Hot Docs back and bigger than ever
Docs must indeed be hot, judging by the continuing growth of the Hot Docs Canadian International Documentary Festival.
The 14th annual Hot Docs, unspooling April 19-29 at a half-dozen venues in central Toronto, will screen 129 films, the majority of which are features, including 34 Canadian premieres.
When Chris McDonald was hired as the festival’s first full-time employee in 1999, less than half that number of films was screened. Most were shorts, and there were only five premieres.
‘We’ve turned the corner in audience growth,’ says McDonald, today Hot Docs’ executive director. ‘Attendance at the screenings has grown by over 20% in each of the last two years. We’re projecting audiences at this festival to reach 60,000. Quite frankly, we’d like to double last year’s public screening figure of 50,000 by 2009.’
Bold words, but McDonald’s performance over the past nine years has been nothing short of remarkable. The former development director at the Canadian Film Centre targeted marketing and audience development as priorities after he established the industry’s essential pitch session, the Toronto Documentary Forum, in 2000.
‘Now we’re known as a brand,’ McDonald says. ‘The public understands that 90% of our events have a director present. Doc Soup, our non-festival monthly screenings, regularly draws 1,000 people.’
Among Hot Docs’ public initiatives is Docs in Schools, which will draw 11,000 high school students to free fest screenings of socially relevant films.
This year’s festival will offer plenty of hard-hitting social documentaries as well as cultural fare. McDonald credits his programming team, headed up by Sean Farnel, with a strong lineup in the International Spectrum program.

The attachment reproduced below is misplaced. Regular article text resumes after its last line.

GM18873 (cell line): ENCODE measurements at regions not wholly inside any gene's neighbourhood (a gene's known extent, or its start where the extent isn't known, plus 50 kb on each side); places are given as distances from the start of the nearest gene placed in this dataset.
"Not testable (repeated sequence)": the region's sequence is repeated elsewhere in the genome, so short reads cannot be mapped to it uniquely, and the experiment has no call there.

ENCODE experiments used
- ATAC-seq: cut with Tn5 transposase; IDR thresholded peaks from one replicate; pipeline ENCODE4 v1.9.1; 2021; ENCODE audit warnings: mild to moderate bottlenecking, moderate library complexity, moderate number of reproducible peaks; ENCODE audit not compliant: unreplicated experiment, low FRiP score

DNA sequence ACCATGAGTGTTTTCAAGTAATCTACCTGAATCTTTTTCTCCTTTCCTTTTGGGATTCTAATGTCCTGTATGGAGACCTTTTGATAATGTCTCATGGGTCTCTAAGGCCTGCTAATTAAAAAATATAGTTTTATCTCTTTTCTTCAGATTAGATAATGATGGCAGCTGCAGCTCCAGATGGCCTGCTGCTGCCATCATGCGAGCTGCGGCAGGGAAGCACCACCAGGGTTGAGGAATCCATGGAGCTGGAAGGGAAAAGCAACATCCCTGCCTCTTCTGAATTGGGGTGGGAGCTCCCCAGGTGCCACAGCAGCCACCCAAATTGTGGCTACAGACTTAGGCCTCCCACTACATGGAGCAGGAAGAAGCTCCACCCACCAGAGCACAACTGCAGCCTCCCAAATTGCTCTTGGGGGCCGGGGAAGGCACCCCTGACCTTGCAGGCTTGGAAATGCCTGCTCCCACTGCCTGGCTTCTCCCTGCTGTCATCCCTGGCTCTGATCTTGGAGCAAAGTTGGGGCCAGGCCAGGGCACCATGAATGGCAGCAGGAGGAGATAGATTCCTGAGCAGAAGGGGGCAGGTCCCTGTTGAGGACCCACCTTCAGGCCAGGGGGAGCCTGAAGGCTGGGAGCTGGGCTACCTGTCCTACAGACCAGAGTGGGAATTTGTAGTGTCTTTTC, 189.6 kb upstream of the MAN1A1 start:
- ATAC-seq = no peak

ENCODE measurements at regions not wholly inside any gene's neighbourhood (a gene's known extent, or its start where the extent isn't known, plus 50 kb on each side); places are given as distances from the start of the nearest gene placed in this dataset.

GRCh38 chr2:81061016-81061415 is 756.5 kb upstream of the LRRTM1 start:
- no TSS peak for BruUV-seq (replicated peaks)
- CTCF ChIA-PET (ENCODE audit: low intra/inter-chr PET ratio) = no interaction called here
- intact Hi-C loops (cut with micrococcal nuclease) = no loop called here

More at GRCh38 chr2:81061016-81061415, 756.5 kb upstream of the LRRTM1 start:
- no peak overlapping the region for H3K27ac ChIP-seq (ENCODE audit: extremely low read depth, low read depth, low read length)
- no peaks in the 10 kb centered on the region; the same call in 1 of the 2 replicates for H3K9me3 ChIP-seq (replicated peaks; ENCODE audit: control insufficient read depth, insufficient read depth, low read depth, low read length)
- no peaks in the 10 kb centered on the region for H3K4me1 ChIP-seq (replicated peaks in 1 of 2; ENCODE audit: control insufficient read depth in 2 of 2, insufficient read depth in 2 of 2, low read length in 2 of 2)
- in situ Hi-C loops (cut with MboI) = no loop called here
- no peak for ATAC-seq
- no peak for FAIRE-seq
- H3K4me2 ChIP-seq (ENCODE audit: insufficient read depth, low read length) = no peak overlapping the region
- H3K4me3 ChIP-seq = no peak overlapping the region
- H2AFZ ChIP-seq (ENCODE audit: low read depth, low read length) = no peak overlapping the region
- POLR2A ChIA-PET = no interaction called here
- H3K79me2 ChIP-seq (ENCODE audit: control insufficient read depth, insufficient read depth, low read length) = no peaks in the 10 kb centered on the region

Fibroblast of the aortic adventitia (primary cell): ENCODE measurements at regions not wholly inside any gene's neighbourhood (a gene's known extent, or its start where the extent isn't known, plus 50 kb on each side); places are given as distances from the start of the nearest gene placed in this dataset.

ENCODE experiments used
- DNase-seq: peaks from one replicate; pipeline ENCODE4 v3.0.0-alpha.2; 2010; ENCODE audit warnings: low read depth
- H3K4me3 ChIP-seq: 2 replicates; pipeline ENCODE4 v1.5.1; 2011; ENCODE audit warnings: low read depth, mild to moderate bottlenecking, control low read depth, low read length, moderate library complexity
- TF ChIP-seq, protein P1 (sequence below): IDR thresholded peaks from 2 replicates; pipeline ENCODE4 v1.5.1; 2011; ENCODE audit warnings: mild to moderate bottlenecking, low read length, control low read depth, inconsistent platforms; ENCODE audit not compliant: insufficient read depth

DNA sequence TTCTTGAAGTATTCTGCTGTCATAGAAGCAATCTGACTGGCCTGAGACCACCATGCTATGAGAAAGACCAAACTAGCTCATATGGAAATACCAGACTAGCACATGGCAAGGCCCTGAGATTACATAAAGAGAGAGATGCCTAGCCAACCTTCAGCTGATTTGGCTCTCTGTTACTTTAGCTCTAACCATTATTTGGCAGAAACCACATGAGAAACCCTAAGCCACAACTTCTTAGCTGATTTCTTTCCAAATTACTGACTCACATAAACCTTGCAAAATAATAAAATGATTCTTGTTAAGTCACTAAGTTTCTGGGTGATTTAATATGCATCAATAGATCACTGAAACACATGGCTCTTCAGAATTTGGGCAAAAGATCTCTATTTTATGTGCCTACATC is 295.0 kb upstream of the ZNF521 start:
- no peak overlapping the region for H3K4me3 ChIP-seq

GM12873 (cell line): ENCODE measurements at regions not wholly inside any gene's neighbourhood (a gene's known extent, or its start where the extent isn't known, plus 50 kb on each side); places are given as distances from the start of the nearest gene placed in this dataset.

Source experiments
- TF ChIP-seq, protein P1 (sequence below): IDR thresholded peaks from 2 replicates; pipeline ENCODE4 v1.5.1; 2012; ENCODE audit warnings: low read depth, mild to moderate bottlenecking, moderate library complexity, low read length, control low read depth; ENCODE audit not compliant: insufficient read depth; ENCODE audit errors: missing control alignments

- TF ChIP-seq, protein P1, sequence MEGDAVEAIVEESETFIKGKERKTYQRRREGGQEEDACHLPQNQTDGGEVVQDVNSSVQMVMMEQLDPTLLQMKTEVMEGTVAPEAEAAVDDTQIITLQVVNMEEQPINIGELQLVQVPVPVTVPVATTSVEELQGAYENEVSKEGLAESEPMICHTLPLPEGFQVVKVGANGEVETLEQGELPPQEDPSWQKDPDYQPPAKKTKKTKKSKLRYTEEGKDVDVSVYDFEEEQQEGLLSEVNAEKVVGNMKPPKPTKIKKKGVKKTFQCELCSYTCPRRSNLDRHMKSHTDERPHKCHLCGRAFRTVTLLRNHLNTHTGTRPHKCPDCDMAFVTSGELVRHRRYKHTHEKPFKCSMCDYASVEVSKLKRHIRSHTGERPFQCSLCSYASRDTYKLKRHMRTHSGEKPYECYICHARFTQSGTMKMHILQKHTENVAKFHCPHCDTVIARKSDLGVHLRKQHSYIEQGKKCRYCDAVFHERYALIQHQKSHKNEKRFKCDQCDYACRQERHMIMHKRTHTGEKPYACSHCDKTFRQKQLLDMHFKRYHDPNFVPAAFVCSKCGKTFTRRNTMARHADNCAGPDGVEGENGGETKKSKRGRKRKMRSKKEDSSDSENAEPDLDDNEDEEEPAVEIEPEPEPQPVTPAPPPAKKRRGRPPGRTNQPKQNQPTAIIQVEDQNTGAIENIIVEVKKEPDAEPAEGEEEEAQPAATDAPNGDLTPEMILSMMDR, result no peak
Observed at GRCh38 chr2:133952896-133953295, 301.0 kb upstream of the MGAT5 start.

Selections include: Jennifer Venditti’s Billy the Kid (U.S.), a black comic portrait of a troubled teenage boy; In Memoriam Alexander Litvinenko (Netherlands), about the Russian spy who was recently poisoned to death, by Jos de Putter and Masha Novikova; and Milk in the Land – Ballad of an American Drink (U.S.), a bizarre but fascinating look at the industrialization of the beverage in this part of the world, by Ariana Gerstein and Monteith McCollum.
Opening the event is the Canadian premiere of In the Shadow of the Moon, a look at NASA’s Apollo astronauts in the late ’60s and ’70s, by U.K. director David Sington.
Dutch filmmaker Heddy Honigmann – known for capturing candid emotions from her subjects – will get the retrospective treatment in addition to receiving this year’s outstanding achievement award. She will also screen her latest, Forever, about the famed Père-Lachaise cemetery in Paris.
Closer to home is the fest’s Focus on Kevin McMahon, which will feature four films by the director from Toronto prodco Primitive Entertainment, including The Falls.
This year’s fest will also feature the inaugural Doc Mogul luncheon, which will honor former TVOntario creative head of programming Rudy Buttignol, whom McDonald dubs ‘Hot Docs’ godfather.’
Scheduling information is available at the festival website.
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